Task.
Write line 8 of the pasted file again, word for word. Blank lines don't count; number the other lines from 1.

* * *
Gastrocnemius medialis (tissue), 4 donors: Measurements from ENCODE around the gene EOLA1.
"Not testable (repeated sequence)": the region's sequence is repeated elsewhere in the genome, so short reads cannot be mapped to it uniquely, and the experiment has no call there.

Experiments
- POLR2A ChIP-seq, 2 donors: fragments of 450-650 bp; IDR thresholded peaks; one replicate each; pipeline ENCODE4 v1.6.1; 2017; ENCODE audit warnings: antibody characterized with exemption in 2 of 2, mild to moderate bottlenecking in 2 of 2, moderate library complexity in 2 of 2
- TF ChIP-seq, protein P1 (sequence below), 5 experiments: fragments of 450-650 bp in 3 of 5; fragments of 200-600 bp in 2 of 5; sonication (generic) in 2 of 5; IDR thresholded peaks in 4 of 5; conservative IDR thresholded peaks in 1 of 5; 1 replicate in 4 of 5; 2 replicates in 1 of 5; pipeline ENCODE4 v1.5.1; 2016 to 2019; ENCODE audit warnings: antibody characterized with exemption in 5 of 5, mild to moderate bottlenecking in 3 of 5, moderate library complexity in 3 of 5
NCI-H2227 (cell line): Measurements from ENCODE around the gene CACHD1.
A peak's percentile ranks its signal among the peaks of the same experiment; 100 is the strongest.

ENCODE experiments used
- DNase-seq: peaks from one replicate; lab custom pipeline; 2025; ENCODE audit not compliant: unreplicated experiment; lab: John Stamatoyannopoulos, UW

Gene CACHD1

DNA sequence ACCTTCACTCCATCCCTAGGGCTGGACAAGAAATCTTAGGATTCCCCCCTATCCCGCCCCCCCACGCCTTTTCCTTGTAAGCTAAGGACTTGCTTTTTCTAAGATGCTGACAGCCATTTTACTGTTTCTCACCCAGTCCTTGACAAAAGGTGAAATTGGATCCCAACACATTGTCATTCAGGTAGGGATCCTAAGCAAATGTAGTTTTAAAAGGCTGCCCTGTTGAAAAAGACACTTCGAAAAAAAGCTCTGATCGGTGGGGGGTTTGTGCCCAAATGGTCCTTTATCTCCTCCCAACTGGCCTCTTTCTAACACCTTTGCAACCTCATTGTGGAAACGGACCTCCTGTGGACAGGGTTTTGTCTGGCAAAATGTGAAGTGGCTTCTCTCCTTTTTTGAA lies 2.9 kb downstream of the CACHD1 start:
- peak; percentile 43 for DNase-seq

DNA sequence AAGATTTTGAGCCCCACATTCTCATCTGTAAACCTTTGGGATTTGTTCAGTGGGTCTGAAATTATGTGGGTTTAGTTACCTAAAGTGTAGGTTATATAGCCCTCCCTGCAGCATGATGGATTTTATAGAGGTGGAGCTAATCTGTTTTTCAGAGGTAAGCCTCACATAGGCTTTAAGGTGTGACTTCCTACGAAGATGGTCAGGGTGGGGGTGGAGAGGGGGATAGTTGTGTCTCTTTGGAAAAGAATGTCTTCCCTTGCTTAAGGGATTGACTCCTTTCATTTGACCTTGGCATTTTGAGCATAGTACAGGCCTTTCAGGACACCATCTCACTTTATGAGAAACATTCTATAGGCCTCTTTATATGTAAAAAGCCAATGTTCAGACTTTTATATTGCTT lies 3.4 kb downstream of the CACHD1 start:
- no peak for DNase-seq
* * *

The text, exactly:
ENCODE experiments used